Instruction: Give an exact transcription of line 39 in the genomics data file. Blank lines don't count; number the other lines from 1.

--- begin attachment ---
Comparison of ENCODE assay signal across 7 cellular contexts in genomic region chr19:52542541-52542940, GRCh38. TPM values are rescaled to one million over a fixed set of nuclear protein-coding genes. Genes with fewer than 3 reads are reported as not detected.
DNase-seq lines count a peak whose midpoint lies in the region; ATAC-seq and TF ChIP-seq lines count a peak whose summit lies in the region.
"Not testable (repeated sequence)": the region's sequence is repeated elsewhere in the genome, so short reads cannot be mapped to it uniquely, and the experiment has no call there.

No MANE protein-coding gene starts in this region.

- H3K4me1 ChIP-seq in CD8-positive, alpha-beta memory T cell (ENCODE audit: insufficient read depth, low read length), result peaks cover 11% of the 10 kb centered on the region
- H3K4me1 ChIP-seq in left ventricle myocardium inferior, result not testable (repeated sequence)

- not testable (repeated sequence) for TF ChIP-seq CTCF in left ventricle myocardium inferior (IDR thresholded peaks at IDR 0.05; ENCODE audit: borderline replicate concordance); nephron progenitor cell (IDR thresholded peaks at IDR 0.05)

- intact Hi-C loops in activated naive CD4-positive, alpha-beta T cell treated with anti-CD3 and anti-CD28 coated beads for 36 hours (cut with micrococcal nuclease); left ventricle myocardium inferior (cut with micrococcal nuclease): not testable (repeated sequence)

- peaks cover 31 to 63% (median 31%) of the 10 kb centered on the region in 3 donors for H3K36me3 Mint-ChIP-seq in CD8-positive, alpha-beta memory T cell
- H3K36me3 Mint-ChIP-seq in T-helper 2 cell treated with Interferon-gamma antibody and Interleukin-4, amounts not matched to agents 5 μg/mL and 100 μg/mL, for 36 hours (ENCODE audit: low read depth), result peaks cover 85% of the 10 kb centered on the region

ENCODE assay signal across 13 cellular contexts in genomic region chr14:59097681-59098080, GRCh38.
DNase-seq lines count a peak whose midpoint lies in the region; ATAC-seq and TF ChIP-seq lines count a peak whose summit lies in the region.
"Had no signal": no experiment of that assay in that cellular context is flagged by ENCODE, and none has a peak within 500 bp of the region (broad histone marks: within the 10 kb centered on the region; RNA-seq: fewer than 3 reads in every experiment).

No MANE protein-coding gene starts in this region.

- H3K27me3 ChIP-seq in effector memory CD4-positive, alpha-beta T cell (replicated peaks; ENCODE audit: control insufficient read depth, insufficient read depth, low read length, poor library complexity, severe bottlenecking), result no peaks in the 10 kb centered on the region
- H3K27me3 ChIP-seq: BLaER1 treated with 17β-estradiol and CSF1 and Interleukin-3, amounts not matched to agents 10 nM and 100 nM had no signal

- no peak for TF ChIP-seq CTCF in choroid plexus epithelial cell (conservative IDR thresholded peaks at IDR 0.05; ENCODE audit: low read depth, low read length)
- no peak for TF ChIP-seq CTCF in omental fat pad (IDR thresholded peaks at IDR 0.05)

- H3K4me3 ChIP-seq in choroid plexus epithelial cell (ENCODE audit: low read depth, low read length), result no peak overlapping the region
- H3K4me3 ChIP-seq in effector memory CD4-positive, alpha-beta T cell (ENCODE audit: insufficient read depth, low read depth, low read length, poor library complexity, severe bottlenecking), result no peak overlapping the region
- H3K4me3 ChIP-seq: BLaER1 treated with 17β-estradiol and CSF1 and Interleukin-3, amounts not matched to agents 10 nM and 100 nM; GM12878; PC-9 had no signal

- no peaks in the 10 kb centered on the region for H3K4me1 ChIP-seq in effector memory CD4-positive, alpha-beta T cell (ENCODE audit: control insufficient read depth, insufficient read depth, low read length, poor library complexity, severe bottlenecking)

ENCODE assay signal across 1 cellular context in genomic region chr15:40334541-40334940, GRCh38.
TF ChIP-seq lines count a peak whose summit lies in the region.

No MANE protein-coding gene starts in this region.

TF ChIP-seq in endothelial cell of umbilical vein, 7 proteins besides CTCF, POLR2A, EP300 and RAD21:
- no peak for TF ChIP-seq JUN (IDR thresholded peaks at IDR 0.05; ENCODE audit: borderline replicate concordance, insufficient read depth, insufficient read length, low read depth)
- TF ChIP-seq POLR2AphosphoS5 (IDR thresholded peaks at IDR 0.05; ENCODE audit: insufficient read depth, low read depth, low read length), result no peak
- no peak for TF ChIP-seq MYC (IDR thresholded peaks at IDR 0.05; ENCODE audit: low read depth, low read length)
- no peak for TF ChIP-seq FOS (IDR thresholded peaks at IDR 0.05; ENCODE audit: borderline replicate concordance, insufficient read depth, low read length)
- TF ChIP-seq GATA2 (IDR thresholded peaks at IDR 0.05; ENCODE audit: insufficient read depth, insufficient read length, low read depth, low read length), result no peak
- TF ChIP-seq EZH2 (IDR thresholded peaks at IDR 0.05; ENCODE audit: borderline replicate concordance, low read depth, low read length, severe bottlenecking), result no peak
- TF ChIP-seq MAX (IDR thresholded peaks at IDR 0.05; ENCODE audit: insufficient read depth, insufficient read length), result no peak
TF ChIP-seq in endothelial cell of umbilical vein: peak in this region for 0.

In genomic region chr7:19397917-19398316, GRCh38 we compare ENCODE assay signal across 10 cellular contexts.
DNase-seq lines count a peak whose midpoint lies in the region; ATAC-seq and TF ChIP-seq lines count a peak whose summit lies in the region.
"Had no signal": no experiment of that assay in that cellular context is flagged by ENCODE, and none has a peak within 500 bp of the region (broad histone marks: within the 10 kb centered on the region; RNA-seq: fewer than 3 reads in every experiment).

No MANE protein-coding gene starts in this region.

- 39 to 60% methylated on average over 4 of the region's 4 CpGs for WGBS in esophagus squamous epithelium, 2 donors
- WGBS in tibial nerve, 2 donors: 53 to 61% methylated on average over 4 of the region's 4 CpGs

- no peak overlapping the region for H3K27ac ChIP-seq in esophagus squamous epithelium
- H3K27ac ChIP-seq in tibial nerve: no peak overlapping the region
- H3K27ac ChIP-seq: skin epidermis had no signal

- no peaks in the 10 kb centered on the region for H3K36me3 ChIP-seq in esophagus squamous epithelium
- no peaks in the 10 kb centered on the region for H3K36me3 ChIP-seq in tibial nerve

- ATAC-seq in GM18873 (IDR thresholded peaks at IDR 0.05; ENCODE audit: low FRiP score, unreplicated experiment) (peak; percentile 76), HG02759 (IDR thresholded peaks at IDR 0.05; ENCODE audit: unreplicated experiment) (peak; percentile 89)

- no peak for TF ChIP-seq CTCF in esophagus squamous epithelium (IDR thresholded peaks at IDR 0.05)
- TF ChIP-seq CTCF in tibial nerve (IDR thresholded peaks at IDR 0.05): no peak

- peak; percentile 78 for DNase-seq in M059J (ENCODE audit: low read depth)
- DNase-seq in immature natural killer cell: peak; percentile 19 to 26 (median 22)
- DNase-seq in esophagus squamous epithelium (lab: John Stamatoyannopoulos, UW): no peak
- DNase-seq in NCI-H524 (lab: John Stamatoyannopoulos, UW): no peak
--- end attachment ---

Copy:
- 39 to 60% methylated on average over 4 of the region's 4 CpGs for WGBS in esophagus squamous epithelium, 2 donors